Were fond of beating up on the airlines for being lemmings, matching each other, marching in lockstep, boring us with sameness.

Weve hurled the same accusations at a few cruise lines, too. Some ships look an awful lot like a lot of other ships, inside and out -- and so do their itineraries.

And in the hotel business, its still possible to march blindfolded into a standard double, take off the blindfold, and have no clue whether youre in big chain like Hyatt or an even bigger chain like Marriott.

Fortunately, some of the big names in hotels figured out a while ago that they were getting boring. Maybe it started with Starwood and its Heavenly Beds or Kimptons understanding of style. Whatever the catalyst, there seems to be a frenzy of product differentiation going on in the lodging business. Its done wonders for the manufacturers of upscale bedding, high-fashion lighting fixtures, ergonomic chairs and flat-panel TVs, not to mention the well-being of hotel guests.

At the same time, consolidation is allowing the industrys big franchising firms to find new niches. Just in the last few weeks, Cendant acquired the Wyndham brand, giving it a foothold in the upscale category, while Choice acquired Suburban, giving it a leg up in the economy extended-stay segment. And thats just last months deals.

New brands have been sprouting all year. Horst Schulze, the former Ritz-Carlton CEO, is starting two.

As a result of all this activity, hotel companies are getting bigger, extending their reach and becoming more profitable. Its an exciting time for hoteliers.

And here is the really good news for hotel guests and believers in capitalism -- the U.S. hotel product, despite consolidation and homogenization, has been steadily improving. Its never been easier to find a decent hotel in the U.S. Thats something we could easily take for granted, particularly the younger generation of todays travelers.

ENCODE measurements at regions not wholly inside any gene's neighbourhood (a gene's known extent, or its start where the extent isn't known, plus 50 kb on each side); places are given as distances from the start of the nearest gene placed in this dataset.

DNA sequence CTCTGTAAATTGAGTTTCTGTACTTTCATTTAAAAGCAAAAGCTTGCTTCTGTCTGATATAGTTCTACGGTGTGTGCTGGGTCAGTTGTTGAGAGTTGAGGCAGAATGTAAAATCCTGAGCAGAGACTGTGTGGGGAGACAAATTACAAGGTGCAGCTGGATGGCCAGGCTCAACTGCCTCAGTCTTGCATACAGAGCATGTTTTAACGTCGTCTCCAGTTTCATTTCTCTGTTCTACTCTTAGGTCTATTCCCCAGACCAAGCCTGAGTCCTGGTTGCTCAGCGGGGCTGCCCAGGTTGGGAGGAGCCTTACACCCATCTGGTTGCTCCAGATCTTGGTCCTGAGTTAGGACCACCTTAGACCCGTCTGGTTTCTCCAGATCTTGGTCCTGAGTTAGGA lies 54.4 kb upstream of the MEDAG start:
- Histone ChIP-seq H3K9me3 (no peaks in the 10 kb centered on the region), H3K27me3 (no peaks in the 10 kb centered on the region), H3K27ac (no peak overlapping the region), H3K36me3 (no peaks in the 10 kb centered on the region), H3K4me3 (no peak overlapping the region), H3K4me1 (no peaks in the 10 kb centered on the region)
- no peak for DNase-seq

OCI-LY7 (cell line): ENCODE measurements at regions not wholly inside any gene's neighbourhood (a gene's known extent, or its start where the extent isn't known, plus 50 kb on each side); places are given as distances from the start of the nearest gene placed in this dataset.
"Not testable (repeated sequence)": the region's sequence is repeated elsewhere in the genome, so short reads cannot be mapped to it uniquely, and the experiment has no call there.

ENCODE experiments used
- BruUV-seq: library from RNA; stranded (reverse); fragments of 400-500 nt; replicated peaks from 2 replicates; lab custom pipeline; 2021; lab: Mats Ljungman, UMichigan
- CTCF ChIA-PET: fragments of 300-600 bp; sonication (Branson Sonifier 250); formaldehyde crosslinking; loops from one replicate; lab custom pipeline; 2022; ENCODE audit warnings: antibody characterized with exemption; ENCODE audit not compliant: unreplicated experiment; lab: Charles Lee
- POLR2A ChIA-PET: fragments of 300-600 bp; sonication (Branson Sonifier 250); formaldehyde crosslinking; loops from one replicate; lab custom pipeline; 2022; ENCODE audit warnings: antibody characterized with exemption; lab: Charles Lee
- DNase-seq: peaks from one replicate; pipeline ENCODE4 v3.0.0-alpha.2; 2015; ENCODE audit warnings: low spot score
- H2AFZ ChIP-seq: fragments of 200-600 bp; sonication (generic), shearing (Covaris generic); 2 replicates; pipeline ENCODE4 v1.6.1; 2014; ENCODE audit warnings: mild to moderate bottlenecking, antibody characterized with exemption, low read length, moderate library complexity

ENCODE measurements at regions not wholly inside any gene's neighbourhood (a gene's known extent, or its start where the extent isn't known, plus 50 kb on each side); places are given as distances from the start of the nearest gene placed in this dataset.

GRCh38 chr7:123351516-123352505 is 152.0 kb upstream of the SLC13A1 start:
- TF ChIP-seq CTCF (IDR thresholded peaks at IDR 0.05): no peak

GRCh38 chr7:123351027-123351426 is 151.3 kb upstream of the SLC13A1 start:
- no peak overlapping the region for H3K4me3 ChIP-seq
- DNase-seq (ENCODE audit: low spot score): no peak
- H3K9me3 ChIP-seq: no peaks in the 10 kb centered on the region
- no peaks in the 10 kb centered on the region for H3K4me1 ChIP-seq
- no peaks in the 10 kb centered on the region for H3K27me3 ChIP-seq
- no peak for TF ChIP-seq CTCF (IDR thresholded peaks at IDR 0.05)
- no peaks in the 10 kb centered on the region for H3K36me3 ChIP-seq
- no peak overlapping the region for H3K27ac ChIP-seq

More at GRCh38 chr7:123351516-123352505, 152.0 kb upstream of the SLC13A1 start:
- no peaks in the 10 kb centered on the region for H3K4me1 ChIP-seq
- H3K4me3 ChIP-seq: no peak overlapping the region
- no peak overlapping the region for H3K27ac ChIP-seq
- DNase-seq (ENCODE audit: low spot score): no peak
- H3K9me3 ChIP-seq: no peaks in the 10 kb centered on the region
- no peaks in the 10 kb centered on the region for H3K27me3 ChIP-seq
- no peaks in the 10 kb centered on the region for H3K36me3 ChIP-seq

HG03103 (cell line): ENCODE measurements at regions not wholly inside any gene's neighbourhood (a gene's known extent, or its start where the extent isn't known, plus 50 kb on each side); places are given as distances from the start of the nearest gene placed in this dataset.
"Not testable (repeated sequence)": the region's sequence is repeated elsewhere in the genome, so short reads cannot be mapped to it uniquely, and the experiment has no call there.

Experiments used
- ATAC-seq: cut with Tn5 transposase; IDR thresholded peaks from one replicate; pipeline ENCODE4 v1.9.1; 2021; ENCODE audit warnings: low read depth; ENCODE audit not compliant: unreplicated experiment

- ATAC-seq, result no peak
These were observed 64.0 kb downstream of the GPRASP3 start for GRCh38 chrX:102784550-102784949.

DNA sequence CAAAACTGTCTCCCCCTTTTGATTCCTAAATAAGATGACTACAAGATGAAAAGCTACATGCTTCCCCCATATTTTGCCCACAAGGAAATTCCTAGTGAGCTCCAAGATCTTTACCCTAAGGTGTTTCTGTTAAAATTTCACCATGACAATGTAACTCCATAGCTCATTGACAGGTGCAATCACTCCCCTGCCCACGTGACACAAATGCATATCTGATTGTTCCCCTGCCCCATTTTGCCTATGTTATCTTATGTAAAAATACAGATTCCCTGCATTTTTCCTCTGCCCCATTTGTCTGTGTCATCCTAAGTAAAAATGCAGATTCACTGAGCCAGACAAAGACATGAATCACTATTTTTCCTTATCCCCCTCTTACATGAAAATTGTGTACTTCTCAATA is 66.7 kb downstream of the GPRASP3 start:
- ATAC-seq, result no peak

As you travel the interstates or make your way between various cities and their airports, notice the choice of accommodations.

Even in small cities and out-of-the-way places, youll see nationally recognized name brands, new structures and clean and secure facilities, with amenities and technology that often go well beyond basic. Its getting harder and harder to find the nasty surprises that previous generations of motel patrons used to dread.

This may be one reason for the hotel industrys recent focus on lifestyle issues and personalized amenities: Its ready to raise the bar because everybodys got the basics down pretty well.

If only the airlines could follow.


In the previous century, Delta was ready when you are. A more recent version might have said Delta is ready when you are -- if there are enough of you, but we barely had time to crack jokes before Delta wised up and dropped its experiment in ad-hoc scheduling.

Aside from the obvious lessons this episode offers to aspiring public relations professionals, Deltas actions offer a glimpse into a fundamental dilemma of airline operations: the indivisibility of airplanes.

If you have a 100-seat airplane and five passengers (or 105), you cant roll out the mini-version because there isnt one. Youre stuck with 95 empty seats or five unhappy people (or both).

We cant blame Delta for trying to find a way out of this jam, but we can blame Delta for botching the effort.

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